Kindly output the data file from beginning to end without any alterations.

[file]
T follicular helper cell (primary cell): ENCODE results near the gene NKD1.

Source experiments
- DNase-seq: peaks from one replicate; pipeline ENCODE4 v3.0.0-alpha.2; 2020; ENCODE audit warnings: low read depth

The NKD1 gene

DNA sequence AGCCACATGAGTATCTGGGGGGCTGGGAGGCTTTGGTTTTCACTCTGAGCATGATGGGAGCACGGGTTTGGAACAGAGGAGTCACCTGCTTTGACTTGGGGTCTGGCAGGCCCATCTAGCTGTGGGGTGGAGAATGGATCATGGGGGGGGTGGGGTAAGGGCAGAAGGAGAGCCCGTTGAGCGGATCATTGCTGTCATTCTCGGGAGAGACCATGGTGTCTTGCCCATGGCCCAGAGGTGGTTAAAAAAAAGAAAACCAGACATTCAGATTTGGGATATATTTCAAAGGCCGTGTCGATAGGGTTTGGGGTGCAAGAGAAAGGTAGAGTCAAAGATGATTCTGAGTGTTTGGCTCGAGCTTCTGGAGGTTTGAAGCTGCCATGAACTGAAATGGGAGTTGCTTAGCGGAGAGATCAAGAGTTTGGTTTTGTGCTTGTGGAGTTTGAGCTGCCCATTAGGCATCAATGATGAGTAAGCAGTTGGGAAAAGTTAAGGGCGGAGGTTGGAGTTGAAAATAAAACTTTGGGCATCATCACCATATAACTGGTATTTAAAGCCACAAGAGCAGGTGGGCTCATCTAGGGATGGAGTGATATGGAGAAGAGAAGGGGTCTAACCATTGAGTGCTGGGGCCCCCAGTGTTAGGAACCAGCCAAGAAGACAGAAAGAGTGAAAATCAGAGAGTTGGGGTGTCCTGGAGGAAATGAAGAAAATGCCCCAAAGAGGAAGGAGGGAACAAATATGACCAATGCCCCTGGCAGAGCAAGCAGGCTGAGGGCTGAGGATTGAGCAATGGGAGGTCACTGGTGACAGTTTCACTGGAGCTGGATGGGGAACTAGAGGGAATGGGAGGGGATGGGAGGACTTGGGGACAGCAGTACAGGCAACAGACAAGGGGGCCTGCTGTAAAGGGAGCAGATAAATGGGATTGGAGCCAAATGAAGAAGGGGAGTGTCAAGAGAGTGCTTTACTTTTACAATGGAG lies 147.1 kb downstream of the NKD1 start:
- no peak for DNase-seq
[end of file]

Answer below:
T follicular helper cell (primary cell): ENCODE results near the gene NKD1.

Source experiments
- DNase-seq: peaks from one replicate; pipeline ENCODE4 v3.0.0-alpha.2; 2020; ENCODE audit warnings: low read depth

The NKD1 gene

DNA sequence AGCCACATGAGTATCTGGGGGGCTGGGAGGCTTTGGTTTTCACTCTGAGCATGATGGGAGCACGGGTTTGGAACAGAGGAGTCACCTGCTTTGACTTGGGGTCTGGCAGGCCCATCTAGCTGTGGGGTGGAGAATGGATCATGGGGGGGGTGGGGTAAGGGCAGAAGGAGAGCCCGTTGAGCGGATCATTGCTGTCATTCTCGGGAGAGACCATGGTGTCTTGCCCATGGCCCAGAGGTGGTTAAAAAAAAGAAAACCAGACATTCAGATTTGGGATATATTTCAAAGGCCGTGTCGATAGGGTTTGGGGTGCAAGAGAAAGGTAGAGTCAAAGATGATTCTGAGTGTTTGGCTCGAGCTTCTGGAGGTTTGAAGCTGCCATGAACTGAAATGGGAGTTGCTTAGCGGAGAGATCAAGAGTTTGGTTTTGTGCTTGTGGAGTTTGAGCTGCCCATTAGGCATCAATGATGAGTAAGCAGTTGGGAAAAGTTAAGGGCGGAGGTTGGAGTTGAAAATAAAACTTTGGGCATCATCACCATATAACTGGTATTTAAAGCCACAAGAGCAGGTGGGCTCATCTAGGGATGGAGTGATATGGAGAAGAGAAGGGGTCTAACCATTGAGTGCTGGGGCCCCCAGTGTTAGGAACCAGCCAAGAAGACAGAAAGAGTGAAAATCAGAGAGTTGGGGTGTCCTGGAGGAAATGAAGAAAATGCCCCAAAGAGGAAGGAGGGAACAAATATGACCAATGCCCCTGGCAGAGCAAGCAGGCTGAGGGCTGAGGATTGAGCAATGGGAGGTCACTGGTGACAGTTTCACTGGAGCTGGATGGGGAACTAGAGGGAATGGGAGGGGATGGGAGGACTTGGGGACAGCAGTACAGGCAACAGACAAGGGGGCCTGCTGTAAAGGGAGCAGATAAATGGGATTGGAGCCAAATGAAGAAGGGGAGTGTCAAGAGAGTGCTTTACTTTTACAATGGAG lies 147.1 kb downstream of the NKD1 start:
- no peak for DNase-seq